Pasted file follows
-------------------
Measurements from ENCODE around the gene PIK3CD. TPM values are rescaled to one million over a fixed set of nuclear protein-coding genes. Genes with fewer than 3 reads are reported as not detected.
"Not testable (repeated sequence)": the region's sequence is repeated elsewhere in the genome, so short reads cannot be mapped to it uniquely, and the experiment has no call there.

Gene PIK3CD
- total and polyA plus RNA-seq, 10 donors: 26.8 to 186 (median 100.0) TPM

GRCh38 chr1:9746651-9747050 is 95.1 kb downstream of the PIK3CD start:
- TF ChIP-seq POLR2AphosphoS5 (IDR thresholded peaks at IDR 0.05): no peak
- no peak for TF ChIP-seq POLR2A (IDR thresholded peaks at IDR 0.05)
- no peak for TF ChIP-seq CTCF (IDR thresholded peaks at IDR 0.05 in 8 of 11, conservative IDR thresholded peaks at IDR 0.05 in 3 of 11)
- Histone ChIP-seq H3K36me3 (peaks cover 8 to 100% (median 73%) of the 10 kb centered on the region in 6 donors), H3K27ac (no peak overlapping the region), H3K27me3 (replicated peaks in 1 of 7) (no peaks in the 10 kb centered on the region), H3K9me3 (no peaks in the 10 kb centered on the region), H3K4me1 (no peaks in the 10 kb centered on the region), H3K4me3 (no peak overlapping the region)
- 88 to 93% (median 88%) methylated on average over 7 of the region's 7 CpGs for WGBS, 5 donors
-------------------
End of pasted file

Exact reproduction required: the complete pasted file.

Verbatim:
Measurements from ENCODE around the gene PIK3CD. TPM values are rescaled to one million over a fixed set of nuclear protein-coding genes. Genes with fewer than 3 reads are reported as not detected.
"Not testable (repeated sequence)": the region's sequence is repeated elsewhere in the genome, so short reads cannot be mapped to it uniquely, and the experiment has no call there.

Gene PIK3CD
- total and polyA plus RNA-seq, 10 donors: 26.8 to 186 (median 100.0) TPM

GRCh38 chr1:9746651-9747050 is 95.1 kb downstream of the PIK3CD start:
- TF ChIP-seq POLR2AphosphoS5 (IDR thresholded peaks at IDR 0.05): no peak
- no peak for TF ChIP-seq POLR2A (IDR thresholded peaks at IDR 0.05)
- no peak for TF ChIP-seq CTCF (IDR thresholded peaks at IDR 0.05 in 8 of 11, conservative IDR thresholded peaks at IDR 0.05 in 3 of 11)
- Histone ChIP-seq H3K36me3 (peaks cover 8 to 100% (median 73%) of the 10 kb centered on the region in 6 donors), H3K27ac (no peak overlapping the region), H3K27me3 (replicated peaks in 1 of 7) (no peaks in the 10 kb centered on the region), H3K9me3 (no peaks in the 10 kb centered on the region), H3K4me1 (no peaks in the 10 kb centered on the region), H3K4me3 (no peak overlapping the region)
- 88 to 93% (median 88%) methylated on average over 7 of the region's 7 CpGs for WGBS, 5 donors